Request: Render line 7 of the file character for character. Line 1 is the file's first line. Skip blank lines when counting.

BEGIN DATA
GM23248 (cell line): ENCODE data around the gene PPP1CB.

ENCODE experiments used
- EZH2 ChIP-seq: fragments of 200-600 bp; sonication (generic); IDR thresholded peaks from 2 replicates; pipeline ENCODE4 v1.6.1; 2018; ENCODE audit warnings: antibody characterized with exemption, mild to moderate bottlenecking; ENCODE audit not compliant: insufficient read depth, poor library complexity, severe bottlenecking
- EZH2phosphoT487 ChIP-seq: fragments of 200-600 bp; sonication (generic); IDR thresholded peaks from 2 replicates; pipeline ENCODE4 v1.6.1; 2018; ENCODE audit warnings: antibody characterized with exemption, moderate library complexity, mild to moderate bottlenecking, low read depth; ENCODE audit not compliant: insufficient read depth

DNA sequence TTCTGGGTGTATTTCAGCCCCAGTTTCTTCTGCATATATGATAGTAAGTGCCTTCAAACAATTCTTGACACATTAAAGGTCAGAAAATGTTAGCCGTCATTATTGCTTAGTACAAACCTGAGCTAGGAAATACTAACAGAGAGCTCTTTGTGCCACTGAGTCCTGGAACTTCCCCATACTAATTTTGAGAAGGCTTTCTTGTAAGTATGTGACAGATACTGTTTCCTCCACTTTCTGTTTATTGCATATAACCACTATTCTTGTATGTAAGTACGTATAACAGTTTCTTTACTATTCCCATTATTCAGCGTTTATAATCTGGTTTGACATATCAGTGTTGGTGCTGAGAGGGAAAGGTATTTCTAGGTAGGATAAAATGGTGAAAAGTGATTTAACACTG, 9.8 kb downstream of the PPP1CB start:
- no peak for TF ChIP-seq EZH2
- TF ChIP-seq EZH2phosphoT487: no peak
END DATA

- TF ChIP-seq EZH2phosphoT487: no peak